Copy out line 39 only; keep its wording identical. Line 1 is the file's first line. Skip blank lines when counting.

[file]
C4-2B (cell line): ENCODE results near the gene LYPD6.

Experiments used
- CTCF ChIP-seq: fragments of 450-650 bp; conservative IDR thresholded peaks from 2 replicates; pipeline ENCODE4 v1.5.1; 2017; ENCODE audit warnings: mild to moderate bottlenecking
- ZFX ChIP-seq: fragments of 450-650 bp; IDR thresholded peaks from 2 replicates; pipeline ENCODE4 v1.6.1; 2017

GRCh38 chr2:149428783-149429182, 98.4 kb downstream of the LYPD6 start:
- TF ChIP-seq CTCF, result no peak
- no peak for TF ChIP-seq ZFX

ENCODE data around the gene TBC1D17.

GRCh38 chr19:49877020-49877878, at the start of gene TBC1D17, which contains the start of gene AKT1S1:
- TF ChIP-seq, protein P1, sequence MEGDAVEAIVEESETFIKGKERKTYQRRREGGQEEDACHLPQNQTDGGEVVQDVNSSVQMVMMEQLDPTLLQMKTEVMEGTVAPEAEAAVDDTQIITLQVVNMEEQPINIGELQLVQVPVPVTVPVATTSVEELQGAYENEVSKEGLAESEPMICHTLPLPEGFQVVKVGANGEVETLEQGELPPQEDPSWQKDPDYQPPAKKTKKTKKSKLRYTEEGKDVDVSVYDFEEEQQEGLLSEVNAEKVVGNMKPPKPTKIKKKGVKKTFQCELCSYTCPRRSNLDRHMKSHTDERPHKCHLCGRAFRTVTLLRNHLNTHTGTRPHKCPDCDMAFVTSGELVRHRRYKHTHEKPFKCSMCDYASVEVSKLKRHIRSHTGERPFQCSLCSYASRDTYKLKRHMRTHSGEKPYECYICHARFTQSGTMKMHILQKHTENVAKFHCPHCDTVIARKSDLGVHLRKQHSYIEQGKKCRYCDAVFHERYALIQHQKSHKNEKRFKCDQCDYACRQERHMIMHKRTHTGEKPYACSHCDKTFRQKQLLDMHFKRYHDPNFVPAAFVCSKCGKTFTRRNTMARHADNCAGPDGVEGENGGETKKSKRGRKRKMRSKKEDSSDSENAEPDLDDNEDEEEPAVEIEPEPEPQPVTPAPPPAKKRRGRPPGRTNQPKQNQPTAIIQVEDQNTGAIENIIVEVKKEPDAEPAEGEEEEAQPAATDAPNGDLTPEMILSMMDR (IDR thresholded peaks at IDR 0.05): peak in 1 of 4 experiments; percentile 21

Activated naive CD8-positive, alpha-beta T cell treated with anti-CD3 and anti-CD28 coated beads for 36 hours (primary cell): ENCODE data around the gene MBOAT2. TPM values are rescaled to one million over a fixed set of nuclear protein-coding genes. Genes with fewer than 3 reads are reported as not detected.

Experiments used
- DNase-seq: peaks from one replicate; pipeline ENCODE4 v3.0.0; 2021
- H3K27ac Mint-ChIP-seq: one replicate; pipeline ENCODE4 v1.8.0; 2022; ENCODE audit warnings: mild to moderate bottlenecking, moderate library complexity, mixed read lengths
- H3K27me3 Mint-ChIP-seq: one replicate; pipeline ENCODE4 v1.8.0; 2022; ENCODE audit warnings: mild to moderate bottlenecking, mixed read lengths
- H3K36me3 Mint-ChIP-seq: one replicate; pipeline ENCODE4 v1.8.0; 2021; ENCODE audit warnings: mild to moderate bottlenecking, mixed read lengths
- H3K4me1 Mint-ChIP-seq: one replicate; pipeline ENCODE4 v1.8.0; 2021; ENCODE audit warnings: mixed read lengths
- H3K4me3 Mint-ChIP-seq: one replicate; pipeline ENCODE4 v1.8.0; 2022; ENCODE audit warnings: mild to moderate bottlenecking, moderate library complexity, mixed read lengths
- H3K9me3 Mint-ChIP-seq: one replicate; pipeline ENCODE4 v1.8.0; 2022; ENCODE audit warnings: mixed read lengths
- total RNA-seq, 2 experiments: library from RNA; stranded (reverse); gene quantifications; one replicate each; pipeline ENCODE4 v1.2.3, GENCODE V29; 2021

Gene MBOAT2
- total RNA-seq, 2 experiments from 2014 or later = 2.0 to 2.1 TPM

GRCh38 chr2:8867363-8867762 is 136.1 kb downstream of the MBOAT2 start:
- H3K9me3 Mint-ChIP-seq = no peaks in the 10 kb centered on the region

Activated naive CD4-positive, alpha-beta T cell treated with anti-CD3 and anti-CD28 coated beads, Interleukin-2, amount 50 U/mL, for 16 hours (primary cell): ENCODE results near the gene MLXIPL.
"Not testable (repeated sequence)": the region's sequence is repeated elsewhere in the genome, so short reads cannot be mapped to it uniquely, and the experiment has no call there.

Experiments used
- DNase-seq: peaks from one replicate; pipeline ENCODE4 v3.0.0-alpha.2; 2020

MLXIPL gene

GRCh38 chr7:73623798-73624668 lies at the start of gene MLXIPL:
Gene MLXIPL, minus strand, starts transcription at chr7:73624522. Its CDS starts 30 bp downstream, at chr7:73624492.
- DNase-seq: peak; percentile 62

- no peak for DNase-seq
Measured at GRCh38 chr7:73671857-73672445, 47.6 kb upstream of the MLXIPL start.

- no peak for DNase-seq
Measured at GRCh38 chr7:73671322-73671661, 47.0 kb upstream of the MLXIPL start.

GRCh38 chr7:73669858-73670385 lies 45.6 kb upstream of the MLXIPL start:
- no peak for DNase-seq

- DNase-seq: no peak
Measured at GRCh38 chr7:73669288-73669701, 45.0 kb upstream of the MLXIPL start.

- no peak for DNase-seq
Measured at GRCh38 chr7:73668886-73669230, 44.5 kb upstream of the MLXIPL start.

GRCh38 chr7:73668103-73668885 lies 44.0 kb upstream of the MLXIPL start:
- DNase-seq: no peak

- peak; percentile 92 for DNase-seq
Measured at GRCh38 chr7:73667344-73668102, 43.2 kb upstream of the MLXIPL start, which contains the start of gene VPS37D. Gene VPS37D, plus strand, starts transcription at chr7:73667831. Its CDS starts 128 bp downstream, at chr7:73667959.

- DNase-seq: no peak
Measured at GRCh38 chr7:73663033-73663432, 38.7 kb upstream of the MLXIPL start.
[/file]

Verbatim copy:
- DNase-seq: no peak